[ uh-myooz ]
/ əˈmyuz /
verb (used with object), a·mused, a·mus·ing.
to hold the attention of (someone) pleasantly; entertain or divert in an enjoyable or cheerful manner: She amused the guests with witty conversation.
to cause mirth, laughter, or the like, in: The comedian amused the audience with a steady stream of jokes.
to cause (time, leisure, etc.) to pass agreeably.
Archaic. to keep in expectation by flattery, pretenses, etc.
- to engross; absorb.
- to puzzle; distract.
DO YOU KNOW THIS VOCABULARY FROM "THE HANDMAID'S TALE"?
"The Handmaid's Tale" was required reading for many of us in school. Everyone else has probably watched the very popular and addictive TV show. Do you remember this vocabulary from the book, and do you know what these terms mean?
Question 1 of 10
synonym study for amuse
Amuse, divert, entertain mean to occupy the attention with something pleasant. That which amuses is usually playful or humorous and pleases the fancy. Divert implies turning the attention from serious thoughts or pursuits to something light, amusing, or lively. That which entertains usually does so because of a plan or program that engages and holds the attention by being pleasing and sometimes instructive.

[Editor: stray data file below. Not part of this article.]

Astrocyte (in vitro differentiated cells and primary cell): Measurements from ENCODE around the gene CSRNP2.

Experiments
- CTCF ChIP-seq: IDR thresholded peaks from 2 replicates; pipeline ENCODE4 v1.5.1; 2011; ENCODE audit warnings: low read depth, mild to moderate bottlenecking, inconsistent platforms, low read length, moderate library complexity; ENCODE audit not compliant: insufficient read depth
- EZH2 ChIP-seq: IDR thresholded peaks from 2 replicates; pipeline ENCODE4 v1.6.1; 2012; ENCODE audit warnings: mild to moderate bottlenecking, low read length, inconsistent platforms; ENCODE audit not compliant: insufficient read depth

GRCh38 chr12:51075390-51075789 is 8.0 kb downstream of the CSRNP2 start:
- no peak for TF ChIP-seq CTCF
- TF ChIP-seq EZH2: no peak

usage note for amuse
OTHER WORDS FROM amusea·mus·a·ble, adjectivea·mus·er, nounun·a·mus·a·ble, adjectiveun·a·mus·a·bly, adverb
Words nearby amuse
Dictionary.com Unabridged Based on the Random House Unabridged Dictionary, © Random House, Inc. 2020
Example sentences from the Web for amusable
British Dictionary definitions for amusable (1 of 2)
/ (əˈmjuːzəbəl) /
capable of being amused
British Dictionary definitions for amusable (2 of 2)
/ (əˈmjuːz) /
to keep pleasantly occupied; entertain; divert
to cause to laugh or smile
Word Origin for amuse
C15: from Old French amuser to cause to be idle, from muser to muse 1
Collins English Dictionary - Complete & Unabridged 2012 Digital Edition © William Collins Sons & Co. Ltd. 1979, 1986 © HarperCollins Publishers 1998, 2000, 2003, 2005, 2006, 2007, 2009, 2012